By Abdullahi Usman
Wikipedia defines a privilege as â€œa certain entitlement to immunity granted by the state or another authority to a restricted group, either by birth or on a conditional basis. These can be revoked in certain circumstances. In modern democratic states, a privilege is conditional and granted only after birth. By contrast, a right is an inherent, irrevocable entitlement held by all citizens or all human beings from the moment of birthâ€.
On its own part, Dictionary.com defines privilege, amongst others, as a prerogative, and it refers to â€œa special advantage or right possessed by an individual or group. A privilege is a right or advantage gained by birth, social position, effort, or concession. It can have either legal or personal sanction: the privilege of paying half fare; the privilege of calling whenever one wishes. Prerogative refers to an exclusive right claimed and granted, often officially or legally, on the basis of social status, heritage, sex, etc.â€
It also, amongst others, describes it as â€œan advantage or source of pleasure granted to a personâ€. Rights, as a noun, on the other hand, is â€œthat which is due to anyone by just claim, legal guarantees, moral principles, etcâ€
The above preamble becomes very necessary on account of the growing penchant by our elected legislators, especially those among them that occupy the hallowed Red Chamber, to shout themselves hoarse by pleading abuse of their privileges, in response to any legitimate inquiry, or questions being asked of them, regarding certain conduct on the part of one or more of them, or the entire group, as a collective.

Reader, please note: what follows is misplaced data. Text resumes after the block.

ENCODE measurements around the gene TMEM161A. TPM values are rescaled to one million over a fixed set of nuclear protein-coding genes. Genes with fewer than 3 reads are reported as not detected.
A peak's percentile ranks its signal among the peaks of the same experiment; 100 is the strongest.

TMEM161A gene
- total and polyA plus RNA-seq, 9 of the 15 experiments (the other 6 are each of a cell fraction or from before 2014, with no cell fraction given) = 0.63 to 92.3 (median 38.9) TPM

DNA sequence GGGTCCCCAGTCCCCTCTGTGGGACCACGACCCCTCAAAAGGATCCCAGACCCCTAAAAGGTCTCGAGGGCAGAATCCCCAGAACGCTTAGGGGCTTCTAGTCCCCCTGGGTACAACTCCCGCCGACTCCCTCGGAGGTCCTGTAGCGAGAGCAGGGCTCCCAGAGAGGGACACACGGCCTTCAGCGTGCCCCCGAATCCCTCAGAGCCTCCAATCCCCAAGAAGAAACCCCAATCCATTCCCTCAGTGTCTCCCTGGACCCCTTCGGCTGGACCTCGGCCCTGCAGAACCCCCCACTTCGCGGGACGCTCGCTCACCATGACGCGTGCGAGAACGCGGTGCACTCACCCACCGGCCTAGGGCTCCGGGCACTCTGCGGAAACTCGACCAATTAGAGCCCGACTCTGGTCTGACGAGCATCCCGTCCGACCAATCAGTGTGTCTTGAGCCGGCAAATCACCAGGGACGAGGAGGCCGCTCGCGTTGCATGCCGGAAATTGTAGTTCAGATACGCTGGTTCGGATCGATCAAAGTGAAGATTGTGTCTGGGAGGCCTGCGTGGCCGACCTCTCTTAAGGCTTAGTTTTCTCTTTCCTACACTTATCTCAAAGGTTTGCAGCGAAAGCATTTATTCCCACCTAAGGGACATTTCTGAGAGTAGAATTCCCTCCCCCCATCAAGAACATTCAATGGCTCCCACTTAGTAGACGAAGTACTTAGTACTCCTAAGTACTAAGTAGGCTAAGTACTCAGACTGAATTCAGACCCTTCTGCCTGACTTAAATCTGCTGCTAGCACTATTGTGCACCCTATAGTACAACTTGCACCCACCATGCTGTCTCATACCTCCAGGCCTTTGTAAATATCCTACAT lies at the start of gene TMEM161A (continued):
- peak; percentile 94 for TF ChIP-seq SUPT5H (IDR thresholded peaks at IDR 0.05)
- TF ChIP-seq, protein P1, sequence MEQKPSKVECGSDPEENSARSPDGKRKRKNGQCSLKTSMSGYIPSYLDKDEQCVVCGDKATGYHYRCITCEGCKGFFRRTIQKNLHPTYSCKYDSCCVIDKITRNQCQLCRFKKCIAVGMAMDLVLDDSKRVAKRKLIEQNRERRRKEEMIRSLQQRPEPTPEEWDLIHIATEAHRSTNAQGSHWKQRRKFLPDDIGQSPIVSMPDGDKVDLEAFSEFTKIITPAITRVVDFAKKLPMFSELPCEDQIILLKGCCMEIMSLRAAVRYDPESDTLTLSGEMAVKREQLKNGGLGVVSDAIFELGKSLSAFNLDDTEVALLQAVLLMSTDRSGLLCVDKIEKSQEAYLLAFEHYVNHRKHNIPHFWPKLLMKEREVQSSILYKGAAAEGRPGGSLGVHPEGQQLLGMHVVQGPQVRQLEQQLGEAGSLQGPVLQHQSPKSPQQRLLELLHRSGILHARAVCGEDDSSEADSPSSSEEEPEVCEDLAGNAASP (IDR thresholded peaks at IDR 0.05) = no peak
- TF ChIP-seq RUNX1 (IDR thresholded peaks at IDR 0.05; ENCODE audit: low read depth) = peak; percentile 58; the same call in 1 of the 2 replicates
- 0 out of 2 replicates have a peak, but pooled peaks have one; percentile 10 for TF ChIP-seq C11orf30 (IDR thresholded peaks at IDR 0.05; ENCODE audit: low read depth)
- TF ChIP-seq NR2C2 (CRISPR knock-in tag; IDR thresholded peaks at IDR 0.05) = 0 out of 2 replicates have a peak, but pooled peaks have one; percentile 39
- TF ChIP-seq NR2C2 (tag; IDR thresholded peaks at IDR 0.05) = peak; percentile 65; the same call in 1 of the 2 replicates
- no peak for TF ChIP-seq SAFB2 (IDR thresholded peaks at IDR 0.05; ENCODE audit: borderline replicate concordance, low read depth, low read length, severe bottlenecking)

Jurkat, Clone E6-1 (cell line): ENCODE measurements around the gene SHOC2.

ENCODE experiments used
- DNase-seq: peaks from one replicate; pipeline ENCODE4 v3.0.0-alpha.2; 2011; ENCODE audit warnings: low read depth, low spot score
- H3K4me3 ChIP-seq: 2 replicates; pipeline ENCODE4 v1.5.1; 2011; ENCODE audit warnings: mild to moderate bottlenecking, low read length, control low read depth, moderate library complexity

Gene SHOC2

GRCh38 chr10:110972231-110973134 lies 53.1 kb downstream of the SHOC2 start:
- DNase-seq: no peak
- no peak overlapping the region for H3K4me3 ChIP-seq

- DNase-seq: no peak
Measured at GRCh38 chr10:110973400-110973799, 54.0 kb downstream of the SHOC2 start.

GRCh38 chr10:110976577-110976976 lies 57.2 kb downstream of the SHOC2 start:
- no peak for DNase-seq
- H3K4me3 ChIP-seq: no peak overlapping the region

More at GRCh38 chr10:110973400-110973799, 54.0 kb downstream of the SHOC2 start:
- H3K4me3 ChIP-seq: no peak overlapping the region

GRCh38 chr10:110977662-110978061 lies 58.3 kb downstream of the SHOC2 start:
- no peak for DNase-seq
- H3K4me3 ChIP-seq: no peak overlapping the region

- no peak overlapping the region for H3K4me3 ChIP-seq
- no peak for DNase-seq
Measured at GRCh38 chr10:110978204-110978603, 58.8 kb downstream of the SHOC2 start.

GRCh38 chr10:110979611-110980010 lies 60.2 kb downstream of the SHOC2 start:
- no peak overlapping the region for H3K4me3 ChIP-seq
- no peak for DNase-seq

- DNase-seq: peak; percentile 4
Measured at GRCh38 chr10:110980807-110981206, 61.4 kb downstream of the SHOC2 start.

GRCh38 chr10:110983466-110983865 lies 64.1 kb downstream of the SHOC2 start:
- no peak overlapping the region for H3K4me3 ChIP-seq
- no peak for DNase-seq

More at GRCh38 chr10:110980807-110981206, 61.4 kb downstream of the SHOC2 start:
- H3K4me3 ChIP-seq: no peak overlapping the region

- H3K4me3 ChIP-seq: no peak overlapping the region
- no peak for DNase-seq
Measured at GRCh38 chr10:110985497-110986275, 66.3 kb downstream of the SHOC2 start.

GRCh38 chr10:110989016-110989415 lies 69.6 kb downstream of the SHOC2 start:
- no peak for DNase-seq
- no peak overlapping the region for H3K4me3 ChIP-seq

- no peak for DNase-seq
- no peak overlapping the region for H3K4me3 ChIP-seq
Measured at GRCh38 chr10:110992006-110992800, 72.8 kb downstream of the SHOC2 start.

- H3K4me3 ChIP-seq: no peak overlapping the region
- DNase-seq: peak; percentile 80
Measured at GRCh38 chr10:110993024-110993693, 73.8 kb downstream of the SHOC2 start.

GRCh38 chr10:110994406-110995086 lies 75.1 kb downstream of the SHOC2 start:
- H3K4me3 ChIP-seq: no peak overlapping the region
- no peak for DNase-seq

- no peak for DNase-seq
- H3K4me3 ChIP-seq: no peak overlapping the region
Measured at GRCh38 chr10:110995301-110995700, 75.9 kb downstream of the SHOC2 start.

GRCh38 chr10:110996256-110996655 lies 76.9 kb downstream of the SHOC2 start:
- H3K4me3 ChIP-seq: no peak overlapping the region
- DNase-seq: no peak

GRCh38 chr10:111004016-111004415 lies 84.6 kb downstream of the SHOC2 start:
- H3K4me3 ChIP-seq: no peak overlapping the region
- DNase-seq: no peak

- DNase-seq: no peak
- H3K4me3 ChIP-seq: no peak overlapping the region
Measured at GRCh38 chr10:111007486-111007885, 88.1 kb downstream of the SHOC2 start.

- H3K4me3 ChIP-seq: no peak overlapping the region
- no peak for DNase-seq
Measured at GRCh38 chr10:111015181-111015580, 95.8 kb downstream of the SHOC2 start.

This range from situations involving the normal police investigations into certain criminal activities in which the names of some of their members may have featured prominently, or those pertaining to some very peculiar, but well known illegal activities that some of them may have been engaged in, in the course of the normal discharge of their constitutionally assigned responsibilities.
A case in point is the recent uproar generated in both the red and green chambers, in response to two major revelations or disclosures that happened in the course of the past one week or thereabouts. One of such is the disclosure by a former Minister of Finance in a recently published book titled, â€œFighting Corruption is Dangerous â€œ, that a certain curious concession of a whopping N17b had to be traded by the previous government in favour of the 7th NASS, in order to facilitate the smooth passage of the 2015 budget.
In another startling revelation made at the recently organised 2018 Democracy Day Lecture that took place at the International Conference Centre, the NASS was also openly accused of extorting huge sums of money from heads of government Ministries, Departments and Agencies (MDAs), via their respective Committee heads, for the sole purpose of facilitating the passage of their respective budgets. This is in addition to the huge salaries and allowances accruing to the legislators, which many people are still openly complaining about, and clamouring for their reduction.
Failure to comply on the part of the MDAs may result into significant delays in the passage of their budgets.